Also, Nav Bharat Jagriti Kendra, or NBJK as we better know them have clear roots in Gandhian traditions. NBJK was founded in 1971 by four engineering graduates who were very moved to tackle the causes of inequality, exploitation and poverty in their state. Motivated by the vision and ideas of the Sarvodaya leader, Lok Nayak Jai Prakash Narayan, these graduates made the decision to abandon their careers and comfortable lifestyles in order to explore ways to establish a just society, in which no one remains hungry, unemployed, exploited, or discriminated against. Ivan Nutbrown, one of Action Village Iindia’s founders and coordinator from 2000 to 2018, met Nav Bharat Jagriti Kendra’s four founders in Bihar in 1969 before they started NBJK. Inspired by Gandhi, Ivan had made the journey overland to India and has been working and supporting different communities there every since.

Today is a joyous moment for us. A recognition of all the work that has been done. And I am so happy that we can all be here today in person and celebrate this together. It is not all that long ago that this wouldn’t be an option, and although meeting in person seems all normal again, and our lives have moved on, the effects of the covid-19 pandemic will be felt for a long time – this is especially true for communities in rural India.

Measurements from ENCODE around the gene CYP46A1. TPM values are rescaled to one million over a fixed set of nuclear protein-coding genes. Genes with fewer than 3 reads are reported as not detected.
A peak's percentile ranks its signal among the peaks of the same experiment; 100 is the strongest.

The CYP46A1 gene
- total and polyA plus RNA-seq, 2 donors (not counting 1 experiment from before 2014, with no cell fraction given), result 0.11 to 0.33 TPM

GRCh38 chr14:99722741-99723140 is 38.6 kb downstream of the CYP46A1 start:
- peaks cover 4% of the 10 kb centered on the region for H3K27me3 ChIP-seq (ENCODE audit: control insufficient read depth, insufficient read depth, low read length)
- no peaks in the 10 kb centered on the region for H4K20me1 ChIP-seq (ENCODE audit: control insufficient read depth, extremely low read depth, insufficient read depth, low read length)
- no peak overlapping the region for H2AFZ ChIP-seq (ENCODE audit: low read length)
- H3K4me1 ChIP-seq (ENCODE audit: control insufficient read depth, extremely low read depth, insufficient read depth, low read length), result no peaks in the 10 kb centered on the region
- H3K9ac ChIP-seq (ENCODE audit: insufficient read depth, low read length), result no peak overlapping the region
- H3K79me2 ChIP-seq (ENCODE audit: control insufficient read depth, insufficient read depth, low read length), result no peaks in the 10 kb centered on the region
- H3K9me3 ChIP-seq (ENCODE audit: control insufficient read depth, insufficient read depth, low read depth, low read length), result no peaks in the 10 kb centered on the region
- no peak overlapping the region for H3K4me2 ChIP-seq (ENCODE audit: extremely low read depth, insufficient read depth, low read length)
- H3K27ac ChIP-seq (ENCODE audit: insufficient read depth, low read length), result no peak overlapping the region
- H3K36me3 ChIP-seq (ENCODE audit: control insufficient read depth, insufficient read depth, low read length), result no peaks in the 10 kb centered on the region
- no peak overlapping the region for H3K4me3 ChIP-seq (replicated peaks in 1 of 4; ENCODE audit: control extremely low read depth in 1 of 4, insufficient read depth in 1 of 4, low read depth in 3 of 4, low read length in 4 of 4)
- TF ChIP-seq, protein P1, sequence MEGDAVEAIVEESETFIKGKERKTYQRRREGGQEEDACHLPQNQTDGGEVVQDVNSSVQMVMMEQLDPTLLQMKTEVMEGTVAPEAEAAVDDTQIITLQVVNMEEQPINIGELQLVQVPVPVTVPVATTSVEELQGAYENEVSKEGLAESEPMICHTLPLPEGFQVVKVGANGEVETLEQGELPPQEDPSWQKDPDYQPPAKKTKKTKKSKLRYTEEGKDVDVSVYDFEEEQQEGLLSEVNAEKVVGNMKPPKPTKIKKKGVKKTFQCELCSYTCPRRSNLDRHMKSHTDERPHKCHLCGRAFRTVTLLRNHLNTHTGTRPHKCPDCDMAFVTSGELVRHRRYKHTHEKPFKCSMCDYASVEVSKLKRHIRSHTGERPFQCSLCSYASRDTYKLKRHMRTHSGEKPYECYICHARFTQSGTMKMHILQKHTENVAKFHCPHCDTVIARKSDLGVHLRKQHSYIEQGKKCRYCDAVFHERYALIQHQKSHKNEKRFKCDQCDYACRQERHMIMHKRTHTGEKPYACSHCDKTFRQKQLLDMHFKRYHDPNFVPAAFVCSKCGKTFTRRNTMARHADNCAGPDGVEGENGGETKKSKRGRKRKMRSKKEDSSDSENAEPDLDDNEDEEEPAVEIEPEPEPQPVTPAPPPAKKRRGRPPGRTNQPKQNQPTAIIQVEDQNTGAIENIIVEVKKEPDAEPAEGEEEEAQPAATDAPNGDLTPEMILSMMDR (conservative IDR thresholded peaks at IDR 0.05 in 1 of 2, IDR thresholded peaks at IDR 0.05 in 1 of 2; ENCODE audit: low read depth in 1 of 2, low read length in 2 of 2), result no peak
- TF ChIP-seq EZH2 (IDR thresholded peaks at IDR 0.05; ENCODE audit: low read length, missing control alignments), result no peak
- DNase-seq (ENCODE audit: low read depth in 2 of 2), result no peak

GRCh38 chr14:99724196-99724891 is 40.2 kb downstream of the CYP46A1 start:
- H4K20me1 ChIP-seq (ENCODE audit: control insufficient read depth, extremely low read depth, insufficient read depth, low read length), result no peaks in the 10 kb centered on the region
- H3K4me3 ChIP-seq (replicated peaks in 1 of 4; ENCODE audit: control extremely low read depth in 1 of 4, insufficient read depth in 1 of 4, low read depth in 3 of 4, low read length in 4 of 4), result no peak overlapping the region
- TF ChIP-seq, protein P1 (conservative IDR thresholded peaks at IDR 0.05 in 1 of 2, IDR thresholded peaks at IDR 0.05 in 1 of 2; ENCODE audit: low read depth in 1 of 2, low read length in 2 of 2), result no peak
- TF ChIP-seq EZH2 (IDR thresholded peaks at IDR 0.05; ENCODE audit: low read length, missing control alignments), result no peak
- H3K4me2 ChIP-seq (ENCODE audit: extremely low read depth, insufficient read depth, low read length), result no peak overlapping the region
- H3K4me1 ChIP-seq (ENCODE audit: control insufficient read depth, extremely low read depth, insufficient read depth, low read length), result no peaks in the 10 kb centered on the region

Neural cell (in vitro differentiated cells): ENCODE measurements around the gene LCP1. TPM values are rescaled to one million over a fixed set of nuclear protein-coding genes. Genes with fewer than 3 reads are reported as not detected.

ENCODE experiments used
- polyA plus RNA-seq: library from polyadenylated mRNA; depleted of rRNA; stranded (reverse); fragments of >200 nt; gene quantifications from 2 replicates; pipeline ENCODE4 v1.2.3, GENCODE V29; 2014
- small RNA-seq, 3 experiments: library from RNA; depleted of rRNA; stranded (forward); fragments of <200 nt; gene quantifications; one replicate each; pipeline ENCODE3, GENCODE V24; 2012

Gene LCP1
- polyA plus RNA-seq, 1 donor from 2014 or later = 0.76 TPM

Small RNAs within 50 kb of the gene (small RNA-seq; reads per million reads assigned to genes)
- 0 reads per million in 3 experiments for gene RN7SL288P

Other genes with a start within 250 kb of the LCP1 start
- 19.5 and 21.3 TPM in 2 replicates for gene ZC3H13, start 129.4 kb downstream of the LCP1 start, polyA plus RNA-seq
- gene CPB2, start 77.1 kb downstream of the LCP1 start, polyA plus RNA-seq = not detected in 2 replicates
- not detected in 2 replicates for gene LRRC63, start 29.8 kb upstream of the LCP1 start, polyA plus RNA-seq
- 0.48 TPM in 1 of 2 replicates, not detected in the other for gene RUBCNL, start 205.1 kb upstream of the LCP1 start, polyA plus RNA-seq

I recently travelled to India, to meet with our partners again after 2.5 years. Travelling through India, at first glance, you almost forget about Covid and that it had such an impact on the lives of many, if not all, of the people here. Sure, the masks you see here and there, are a reminder of it, but there are huge crowds at temples and bazaars, people are busily getting on with their lives and a cough or sneeze no longer turn heads.

Throughout my trip however, in conversation with our partners, passers-by whilst travelling and friends, I have been confronted by the devastation Covid has played on people’s lives and how it still continues to do so.

I was surprised to hear from one of the staff at NBJK that many young people had died during the second Covid wave. He himself a young man in his 30s suffered terribly from the virus.  Luckily after a few days of very low oxygen levels, he was able to pull through. For several of his friends unfortunately, this was not the case. Talking to other people, it became clear that in India many people aged 25-40, people my own age, lost their lives during the second Covid wave.

Where the effects of Covid also became very clear was in Tamil Nadu while visiting CRUSADE. Here we met Kethan, a man in his 40s, who his family told us was living a happy and successful life a year ago, before Covid. In tears Kethan’s sister showed us a photo of him as a smartly dressed handsome young man before the ‘black fungus’. His family had great hopes for him. She pointed out Kethan sitting at the back of the group his face and head now cloth covered.